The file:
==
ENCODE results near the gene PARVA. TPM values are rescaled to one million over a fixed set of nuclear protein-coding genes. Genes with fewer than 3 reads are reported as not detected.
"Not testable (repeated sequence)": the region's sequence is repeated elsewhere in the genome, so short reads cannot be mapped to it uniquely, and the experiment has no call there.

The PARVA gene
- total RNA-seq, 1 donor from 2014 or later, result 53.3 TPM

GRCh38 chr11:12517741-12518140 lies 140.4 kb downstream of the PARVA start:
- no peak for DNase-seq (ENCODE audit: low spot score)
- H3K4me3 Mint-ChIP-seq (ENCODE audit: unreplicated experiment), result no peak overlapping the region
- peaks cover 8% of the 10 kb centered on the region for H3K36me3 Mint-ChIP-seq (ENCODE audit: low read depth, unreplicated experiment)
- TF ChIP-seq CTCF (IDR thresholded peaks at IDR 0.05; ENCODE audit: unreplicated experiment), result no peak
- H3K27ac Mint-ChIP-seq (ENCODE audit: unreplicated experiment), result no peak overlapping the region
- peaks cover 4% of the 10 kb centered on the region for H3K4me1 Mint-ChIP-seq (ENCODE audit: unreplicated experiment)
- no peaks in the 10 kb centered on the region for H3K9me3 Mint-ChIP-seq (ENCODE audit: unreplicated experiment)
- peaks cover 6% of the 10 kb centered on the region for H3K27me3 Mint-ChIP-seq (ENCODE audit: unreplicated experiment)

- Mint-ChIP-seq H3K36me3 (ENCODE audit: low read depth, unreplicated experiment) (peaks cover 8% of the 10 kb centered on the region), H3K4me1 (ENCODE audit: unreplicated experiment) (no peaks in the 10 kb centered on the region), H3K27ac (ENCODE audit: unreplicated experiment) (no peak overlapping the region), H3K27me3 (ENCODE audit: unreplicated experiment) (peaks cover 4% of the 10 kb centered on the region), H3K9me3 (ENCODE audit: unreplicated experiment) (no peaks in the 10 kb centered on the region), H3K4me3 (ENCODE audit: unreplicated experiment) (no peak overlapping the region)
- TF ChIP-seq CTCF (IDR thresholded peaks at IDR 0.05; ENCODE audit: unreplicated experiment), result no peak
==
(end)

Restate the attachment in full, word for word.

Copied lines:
ENCODE results near the gene PARVA. TPM values are rescaled to one million over a fixed set of nuclear protein-coding genes. Genes with fewer than 3 reads are reported as not detected.
"Not testable (repeated sequence)": the region's sequence is repeated elsewhere in the genome, so short reads cannot be mapped to it uniquely, and the experiment has no call there.

The PARVA gene
- total RNA-seq, 1 donor from 2014 or later, result 53.3 TPM

GRCh38 chr11:12517741-12518140 lies 140.4 kb downstream of the PARVA start:
- no peak for DNase-seq (ENCODE audit: low spot score)
- H3K4me3 Mint-ChIP-seq (ENCODE audit: unreplicated experiment), result no peak overlapping the region
- peaks cover 8% of the 10 kb centered on the region for H3K36me3 Mint-ChIP-seq (ENCODE audit: low read depth, unreplicated experiment)
- TF ChIP-seq CTCF (IDR thresholded peaks at IDR 0.05; ENCODE audit: unreplicated experiment), result no peak
- H3K27ac Mint-ChIP-seq (ENCODE audit: unreplicated experiment), result no peak overlapping the region
- peaks cover 4% of the 10 kb centered on the region for H3K4me1 Mint-ChIP-seq (ENCODE audit: unreplicated experiment)
- no peaks in the 10 kb centered on the region for H3K9me3 Mint-ChIP-seq (ENCODE audit: unreplicated experiment)
- peaks cover 6% of the 10 kb centered on the region for H3K27me3 Mint-ChIP-seq (ENCODE audit: unreplicated experiment)

- Mint-ChIP-seq H3K36me3 (ENCODE audit: low read depth, unreplicated experiment) (peaks cover 8% of the 10 kb centered on the region), H3K4me1 (ENCODE audit: unreplicated experiment) (no peaks in the 10 kb centered on the region), H3K27ac (ENCODE audit: unreplicated experiment) (no peak overlapping the region), H3K27me3 (ENCODE audit: unreplicated experiment) (peaks cover 4% of the 10 kb centered on the region), H3K9me3 (ENCODE audit: unreplicated experiment) (no peaks in the 10 kb centered on the region), H3K4me3 (ENCODE audit: unreplicated experiment) (no peak overlapping the region)
- TF ChIP-seq CTCF (IDR thresholded peaks at IDR 0.05; ENCODE audit: unreplicated experiment), result no peak